‘Waging Peace’ in Vietnam: Piecing Together the GI Movement for Peace

Poster boards line the Kalmanovitz atrium with photos of soldiers and activists. PHOTO BY BEAU TATTERSALL / SF FOGHORN

“It was an incredible, difficult task for soldiers in a war … to build a peace movement strong enough to end the war,” said Ron Carver, the curator of the exhibit, “Waging Peace: The Movement of GIs and Veterans Against the Vietnam War.” This tribute to peace was on display in Kalmanovitz Hall for the month of April.

A culmination of a year and a half of work, the exhibit opened in March 2018 at the War Remnants Museum. To create it, Carver utilized his personal connections with veteran activists, as well as national archives and existing literature. 

The exhibit in Kalmanovitz Hall is a duplicate exhibit, which was originally brought to Notre Dame for a conference of scholars and veteran activists. It was a group of carpenters at Notre Dame who built crates that are now used to carry the exhibit around the country. USF is the 12th school to host the exhibit. 

During the Vietnam War, Carver helped pro-peace soldiers find ways to oppose the war by publishing peace newspapers and establishing peace centers, or GI coffeehouses, outside of military installations.

In October 2016, Carver visited Vietnam to document the story of Chuck Searcy, the president of the Vietnam chapter of Veterans for Peace, who works to clear the countryside of undetonated bombs and landmines in Vietnam. On his trip, Carver met a museum director in Ho Chi Minh City, who knew of his history organizing pro-peace soldiers and asked him to be a guest curator and create an exhibit on the GI Peace Movement.

Barbara Doherty, a co-author of the companion book to the exhibit, “Waging Peace in Vietnam: U.S. Soldiers Who Opposed the War,” said in an interview with The Foghorn that “There were pieces of this story told in various ways in other materials.” However, she continued, “they hadn’t been brought together in this way before so that the whole story could be told.” The exhibit is filled with snapshots of the movement, including pictures of GI newspapers, of which more than 300 were published during the war. Pictures of activists, as well as photos depicting the war crimes and tragedies of the war, were also included.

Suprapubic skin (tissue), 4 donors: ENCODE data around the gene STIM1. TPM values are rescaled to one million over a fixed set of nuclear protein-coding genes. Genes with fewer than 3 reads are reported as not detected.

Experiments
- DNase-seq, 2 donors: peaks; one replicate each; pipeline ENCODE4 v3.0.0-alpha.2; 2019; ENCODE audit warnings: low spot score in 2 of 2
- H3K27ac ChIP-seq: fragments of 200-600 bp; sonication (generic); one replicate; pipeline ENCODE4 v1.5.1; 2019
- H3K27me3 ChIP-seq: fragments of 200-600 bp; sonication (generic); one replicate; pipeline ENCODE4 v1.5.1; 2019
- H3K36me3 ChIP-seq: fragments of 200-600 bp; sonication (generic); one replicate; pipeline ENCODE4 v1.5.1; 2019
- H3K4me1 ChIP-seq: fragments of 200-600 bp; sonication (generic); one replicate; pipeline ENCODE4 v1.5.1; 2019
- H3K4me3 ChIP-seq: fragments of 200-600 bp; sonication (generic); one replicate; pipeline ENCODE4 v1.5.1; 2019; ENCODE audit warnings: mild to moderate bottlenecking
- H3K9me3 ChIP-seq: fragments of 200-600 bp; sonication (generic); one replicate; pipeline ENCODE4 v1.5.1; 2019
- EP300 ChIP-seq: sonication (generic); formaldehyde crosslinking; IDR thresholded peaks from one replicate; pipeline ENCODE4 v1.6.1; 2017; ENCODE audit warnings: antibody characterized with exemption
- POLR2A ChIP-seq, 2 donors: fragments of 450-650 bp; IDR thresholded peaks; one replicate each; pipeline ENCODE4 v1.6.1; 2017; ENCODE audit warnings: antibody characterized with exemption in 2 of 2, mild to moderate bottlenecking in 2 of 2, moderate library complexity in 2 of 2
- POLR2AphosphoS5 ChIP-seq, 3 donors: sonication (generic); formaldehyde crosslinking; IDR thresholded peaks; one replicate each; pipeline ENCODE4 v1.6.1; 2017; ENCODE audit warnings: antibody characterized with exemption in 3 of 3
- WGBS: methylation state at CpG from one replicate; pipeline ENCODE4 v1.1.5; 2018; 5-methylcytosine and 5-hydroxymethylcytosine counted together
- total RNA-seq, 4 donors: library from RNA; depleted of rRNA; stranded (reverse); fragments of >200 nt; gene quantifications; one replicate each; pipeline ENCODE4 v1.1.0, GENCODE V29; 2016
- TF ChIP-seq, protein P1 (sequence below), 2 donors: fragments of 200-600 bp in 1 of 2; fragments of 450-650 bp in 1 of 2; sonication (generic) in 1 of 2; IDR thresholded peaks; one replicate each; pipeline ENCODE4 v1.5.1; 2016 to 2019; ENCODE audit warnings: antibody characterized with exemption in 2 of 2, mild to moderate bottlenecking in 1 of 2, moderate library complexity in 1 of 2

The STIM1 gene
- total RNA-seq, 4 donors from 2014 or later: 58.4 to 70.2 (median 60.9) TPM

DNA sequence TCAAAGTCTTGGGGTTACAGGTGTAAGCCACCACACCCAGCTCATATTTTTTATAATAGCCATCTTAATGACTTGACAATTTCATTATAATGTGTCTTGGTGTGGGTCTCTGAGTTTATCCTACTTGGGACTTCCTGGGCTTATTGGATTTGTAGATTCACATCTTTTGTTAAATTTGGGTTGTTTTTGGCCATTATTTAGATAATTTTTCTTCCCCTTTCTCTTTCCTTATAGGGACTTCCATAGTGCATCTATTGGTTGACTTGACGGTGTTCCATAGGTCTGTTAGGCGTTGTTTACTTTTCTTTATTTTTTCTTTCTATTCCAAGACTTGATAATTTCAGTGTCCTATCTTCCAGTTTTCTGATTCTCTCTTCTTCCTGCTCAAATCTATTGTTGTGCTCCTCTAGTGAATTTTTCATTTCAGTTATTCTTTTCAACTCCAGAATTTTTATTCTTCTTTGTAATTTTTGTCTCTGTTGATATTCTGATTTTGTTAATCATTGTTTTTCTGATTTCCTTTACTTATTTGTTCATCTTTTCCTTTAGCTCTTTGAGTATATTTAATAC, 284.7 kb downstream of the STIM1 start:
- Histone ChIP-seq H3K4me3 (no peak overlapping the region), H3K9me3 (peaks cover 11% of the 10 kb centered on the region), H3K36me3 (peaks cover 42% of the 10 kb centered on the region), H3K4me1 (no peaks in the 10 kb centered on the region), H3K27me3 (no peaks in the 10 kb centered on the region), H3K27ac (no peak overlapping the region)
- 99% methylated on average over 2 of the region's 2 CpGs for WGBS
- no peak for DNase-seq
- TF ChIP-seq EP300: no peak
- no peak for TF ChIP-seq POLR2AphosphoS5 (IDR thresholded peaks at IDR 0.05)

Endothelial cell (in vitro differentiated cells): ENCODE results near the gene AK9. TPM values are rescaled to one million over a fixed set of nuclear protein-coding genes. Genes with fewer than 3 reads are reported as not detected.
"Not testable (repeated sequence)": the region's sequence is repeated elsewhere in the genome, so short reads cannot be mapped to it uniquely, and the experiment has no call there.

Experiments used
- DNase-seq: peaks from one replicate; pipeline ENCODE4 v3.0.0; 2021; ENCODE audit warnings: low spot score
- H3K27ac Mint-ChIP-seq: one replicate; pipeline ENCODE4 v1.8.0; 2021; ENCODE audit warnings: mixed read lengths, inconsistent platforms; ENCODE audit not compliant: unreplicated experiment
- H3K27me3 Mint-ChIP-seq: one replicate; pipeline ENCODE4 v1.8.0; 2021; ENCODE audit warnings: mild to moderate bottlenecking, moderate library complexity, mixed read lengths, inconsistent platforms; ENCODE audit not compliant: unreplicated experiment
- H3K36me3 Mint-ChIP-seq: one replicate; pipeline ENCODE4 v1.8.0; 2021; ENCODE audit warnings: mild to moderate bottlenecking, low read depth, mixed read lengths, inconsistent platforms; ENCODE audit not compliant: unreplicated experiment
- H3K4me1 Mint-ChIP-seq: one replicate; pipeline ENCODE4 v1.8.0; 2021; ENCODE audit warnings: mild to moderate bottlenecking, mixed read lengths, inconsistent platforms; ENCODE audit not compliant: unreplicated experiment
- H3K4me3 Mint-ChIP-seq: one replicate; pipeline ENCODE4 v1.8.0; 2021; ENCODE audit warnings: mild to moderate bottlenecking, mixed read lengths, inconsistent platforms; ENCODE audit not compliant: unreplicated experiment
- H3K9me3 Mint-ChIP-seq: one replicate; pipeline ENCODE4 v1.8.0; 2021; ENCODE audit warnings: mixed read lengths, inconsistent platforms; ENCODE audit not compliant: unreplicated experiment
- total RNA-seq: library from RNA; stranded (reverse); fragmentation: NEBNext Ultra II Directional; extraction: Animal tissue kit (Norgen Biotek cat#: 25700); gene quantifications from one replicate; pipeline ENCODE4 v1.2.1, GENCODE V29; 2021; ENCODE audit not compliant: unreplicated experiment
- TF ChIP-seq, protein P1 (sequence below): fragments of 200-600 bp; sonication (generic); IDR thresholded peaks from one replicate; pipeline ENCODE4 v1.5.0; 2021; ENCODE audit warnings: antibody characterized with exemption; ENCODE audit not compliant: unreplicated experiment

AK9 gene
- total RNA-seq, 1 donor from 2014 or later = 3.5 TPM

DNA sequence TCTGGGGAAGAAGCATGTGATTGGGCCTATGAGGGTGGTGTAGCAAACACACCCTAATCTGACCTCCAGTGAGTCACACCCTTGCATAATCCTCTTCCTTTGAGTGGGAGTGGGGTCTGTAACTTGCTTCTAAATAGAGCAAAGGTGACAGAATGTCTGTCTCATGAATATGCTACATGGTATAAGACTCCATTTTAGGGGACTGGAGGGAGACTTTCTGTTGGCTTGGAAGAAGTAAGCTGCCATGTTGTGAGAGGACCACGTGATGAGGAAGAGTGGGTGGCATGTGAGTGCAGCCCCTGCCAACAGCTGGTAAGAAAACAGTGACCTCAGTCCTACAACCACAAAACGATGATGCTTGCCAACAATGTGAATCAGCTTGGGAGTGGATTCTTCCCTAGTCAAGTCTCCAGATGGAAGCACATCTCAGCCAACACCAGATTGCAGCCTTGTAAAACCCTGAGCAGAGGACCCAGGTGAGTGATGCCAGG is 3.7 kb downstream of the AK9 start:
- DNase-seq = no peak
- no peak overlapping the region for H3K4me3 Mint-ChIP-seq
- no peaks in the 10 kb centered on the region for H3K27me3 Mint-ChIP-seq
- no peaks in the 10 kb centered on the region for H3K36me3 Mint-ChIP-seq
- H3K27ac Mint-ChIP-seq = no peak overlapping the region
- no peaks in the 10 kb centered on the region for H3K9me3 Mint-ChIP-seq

Carver said that the point of taking the exhibits to different schools was to encourage faculty to teach and write about the GI peace movement as part of the social justice movements of the 1960s. 

“We want them to include the GI Peace movement, because we think it’s historically important. There’s no other way to explain why the US had to withdraw their troops from Vietnam if you don’t first talk about the fact that there were tens of thousands of soldiers who were opposed to the war,” Carver said in an interview with The Foghorn. To explore the implications of the GI peace movement, USF included events and programs throughout the month of April to accompany the exhibit. This included talks and visits from veteran activists, such as Paul Cox, a visit from the Consul General of Vietnam, and the book launch of the memoir “Because Our Fathers Lied: A Memoir of Truth and Family, from Vietnam to Today” by Craig McNamara, who is the son of Robert McNamara, the former Secretary of Defense largely responsible for escalating US involvement in the Vietnam War. 

“I really have been inspired by listening to the speakers, because, first of all, they show how people can follow their conscience, even though there’s great pressure against that,” said Jonathan Greenberg, a co-founder for the Institute for Nonviolence and Social Justice at USF. He spoke about the consequences that veterans who opposed the war faced, mentioning how in San Francisco, the Presidio was used to hold prisoners who refused to go to war. “These people were making these decisions and acting according to their conscience and getting involved in a mass movement—most of these people were 18, 19, 20 years old,” Greenberg said. “It’s about conscience and it’s about courage, and it’s also about the power that young people have to really make social change.”

Greenberg also expressed hope that students are educated about the horrors of war by engaging with the exhibit. Carver expressed a similar sentiment, connecting the exhibit to more recent history. Since the exhibit was created, the only change that has been made to it is the addition of one panel featuring activists standing against the wars in Iraq and Afghanistan. Carver also cited a recent letter from anti-war Vietnam veterans, to Russian soldiers in Ukraine. The letter encouraged soldiers to follow their conscience and encouraged other countries to grant asylum to soldiers who refused to participate in the invasion.

Being the same age as most of the soldiers when they became involved in the anti-war movement, college students today may be unaware of the extent of the activism among soldiers and veterans. “I don’t mean to say every soldier who served in Vietnam was against the war,” Carver explained. However, he continued, “Part of the purpose of this exhibit is to show how large the numbers were.”

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